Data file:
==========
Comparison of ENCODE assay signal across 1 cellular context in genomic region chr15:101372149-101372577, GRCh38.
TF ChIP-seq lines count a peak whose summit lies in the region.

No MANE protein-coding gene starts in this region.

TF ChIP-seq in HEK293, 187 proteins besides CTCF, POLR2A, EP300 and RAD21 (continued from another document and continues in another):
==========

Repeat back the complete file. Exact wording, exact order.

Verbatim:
Comparison of ENCODE assay signal across 1 cellular context in genomic region chr15:101372149-101372577, GRCh38.
TF ChIP-seq lines count a peak whose summit lies in the region.

No MANE protein-coding gene starts in this region.

TF ChIP-seq in HEK293, 187 proteins besides CTCF, POLR2A, EP300 and RAD21 (continued from another document and continues in another):